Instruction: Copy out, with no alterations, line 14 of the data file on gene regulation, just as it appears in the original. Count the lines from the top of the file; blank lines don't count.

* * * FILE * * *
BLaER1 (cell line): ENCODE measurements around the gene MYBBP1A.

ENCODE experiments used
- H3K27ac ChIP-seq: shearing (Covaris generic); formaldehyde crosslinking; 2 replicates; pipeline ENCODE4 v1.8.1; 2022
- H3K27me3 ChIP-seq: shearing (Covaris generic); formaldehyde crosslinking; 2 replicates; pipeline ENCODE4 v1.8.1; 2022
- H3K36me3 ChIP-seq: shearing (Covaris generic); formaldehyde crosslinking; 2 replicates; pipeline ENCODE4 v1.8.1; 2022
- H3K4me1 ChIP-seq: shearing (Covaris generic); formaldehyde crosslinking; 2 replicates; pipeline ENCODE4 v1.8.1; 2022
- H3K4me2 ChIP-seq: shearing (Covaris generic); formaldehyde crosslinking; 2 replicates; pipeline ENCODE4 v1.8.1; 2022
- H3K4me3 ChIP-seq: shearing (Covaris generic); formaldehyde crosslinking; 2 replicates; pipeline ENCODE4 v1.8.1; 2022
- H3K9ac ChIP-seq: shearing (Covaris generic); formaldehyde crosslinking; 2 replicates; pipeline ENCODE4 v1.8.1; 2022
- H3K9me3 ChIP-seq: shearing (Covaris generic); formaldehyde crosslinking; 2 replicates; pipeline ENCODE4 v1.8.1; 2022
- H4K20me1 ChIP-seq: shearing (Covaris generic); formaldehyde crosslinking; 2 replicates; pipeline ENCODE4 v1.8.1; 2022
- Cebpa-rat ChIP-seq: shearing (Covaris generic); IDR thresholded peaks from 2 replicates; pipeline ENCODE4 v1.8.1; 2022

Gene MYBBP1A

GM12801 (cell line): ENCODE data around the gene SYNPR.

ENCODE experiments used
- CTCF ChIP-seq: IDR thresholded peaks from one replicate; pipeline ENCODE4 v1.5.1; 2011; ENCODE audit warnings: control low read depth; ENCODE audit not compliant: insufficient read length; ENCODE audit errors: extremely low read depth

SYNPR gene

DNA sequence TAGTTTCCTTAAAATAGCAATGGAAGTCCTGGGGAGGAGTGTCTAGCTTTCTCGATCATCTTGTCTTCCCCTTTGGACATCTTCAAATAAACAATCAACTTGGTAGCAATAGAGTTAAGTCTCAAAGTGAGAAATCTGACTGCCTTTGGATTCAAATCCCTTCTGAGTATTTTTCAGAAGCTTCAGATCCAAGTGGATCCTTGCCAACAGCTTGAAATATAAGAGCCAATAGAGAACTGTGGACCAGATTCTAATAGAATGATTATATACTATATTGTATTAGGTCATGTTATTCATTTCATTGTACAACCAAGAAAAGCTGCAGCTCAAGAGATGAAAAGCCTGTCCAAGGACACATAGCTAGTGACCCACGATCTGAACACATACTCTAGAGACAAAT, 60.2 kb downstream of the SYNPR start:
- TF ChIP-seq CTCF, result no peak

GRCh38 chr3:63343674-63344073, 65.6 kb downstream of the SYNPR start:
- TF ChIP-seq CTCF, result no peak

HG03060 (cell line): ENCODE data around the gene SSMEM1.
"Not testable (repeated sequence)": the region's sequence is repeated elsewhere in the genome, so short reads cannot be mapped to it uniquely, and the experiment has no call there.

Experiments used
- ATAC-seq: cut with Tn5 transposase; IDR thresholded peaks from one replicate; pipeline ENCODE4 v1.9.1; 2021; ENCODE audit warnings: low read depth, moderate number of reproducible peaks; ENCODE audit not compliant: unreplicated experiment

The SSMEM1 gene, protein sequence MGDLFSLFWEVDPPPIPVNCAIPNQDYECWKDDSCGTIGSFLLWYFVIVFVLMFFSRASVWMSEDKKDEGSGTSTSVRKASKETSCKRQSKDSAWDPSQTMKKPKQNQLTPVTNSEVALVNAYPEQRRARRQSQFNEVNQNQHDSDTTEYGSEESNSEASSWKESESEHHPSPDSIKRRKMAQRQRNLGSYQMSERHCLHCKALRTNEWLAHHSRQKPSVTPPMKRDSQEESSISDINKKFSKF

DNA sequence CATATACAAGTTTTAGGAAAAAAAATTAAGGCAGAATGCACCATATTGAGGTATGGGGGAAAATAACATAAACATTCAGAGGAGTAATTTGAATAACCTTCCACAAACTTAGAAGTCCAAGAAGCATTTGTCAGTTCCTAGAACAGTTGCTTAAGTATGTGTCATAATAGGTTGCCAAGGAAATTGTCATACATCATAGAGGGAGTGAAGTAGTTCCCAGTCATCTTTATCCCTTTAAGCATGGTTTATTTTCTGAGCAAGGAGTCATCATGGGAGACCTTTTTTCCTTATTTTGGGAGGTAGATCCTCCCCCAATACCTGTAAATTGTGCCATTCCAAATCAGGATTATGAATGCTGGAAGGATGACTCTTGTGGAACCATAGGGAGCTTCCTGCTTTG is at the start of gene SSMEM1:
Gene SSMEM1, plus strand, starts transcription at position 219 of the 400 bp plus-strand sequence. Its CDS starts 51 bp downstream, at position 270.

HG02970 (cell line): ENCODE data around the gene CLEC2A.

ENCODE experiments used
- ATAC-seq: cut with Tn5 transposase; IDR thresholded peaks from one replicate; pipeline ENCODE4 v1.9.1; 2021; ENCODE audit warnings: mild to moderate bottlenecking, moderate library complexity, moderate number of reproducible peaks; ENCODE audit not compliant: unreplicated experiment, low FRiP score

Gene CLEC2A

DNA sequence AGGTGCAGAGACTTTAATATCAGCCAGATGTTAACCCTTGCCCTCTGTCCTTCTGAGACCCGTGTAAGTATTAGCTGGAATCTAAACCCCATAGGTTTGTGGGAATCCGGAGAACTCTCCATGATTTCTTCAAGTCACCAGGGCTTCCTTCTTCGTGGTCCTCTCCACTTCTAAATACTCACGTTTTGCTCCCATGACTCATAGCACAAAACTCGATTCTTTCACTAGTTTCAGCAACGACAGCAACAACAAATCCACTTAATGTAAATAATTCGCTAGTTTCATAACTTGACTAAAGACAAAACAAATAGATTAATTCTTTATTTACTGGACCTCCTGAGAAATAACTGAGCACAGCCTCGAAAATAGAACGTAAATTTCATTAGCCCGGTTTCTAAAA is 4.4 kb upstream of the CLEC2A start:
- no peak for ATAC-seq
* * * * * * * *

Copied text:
GM12801 (cell line): ENCODE data around the gene SYNPR.